Lithuanian laws that prevent irregular migrants from applying for asylum and put them in automatic detention are contrary to European directives, the Court of Justice of the European Union (CJEU) has ruled, LRT.lt, the website of Lithuanian national broadcaster LRT, reported on July 1.
The CJEU delivered its judgment in a case concerning the status of an asylum seeker detained after crossing the Lithuanian border.
Lithuania changed its asylum laws last summer after several thousand irregular migrants crossed into the country from Belarus. Lithuania detained the migrants already in the country, while instructing border guards to push back those trying to enter.
According to the CJEU ruling, detaining people just because they entered the country irregularly is not allowed even under martial law or a state of emergency.
The court noted that the threat to public order posed by migrants – an argument used by Lithuanian legislators – must be real.
The case was referred to the CJEU by the Supreme Administrative Court of Lithuania (LVAT) at the beginning of the year.
The Lithuanian court was hearing a complaint by a migrant who crossed the Lithuanian border in November last year and presented his passport, but under the existing laws, he was deemed to have entered Lithuania illegally and his asylum applications were not examined.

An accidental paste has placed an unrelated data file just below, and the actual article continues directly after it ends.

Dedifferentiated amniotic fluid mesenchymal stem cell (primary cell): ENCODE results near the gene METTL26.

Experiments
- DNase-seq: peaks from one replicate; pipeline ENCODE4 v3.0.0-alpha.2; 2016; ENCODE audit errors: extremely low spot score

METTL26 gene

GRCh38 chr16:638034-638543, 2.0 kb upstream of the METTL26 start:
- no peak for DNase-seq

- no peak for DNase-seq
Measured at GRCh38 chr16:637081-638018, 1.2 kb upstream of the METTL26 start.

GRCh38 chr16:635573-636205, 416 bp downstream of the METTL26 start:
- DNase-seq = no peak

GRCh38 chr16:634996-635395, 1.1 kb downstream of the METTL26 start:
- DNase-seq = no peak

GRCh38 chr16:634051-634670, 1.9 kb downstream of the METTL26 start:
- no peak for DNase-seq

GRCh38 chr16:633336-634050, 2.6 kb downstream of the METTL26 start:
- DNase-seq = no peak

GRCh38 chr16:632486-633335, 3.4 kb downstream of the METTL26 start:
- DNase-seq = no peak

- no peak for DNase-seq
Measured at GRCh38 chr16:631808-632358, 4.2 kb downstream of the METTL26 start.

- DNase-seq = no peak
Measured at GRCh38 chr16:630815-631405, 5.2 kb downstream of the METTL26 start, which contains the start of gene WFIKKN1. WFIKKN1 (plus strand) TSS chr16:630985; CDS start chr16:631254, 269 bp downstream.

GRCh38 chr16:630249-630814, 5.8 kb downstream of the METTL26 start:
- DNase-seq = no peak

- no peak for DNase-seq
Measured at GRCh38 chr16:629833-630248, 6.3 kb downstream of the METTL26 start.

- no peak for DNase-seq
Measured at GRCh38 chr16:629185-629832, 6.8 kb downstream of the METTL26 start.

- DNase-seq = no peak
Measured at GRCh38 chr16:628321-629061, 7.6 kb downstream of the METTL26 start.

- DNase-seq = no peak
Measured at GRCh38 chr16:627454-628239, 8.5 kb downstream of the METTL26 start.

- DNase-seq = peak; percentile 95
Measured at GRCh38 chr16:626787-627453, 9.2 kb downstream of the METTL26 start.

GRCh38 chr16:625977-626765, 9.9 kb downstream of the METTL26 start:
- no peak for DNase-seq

The LVAT turned to the EU court for clarification.
The CJEU looked the conditions of migrants in Lithuania – whether or not their accommodation at closed migrant centres represents detention, and whether or not it is legitimate to deny migrants the right to apply for asylum if the country is experiencing what it called “migrant influx”.
On both questions, the CJEU’s ruling was negative for Lithuania. The State Border Guard Service (VSAT) was also involved in the case, and the court examined the argument that migrants were allegedly abusing their right to asylum.
“The Lithuanian government did not explain what effect such a measure would have on the maintenance of public order and the safeguarding of internal security in the emergency situation of the massive influx of migrants,” the CJEU said, demolishing Lithuania’s reasoning on the grounds of security.
“In order to justify detention, the member state where an asylum seeker is seeking international protection must, in principle, prove that in his particular circumstances he poses a threat to national security or public order,” the court said in a press release.
Lawyer Laurynas Bieksa told LRT.lt that the court’s decision essentially says that three practices used by Lithuania in the treatment of migrants are illegal.
“Pushing people away [from the border] is illegal; what we are not calling detention is actually detention; and detention is illegal if (it is applied) just because a person has arrived without documents,” he said. “Simply put, Lithuania’s practice of turning people away without accepting their asylum applications and the practice of keeping them in detention have been judged unlawful.”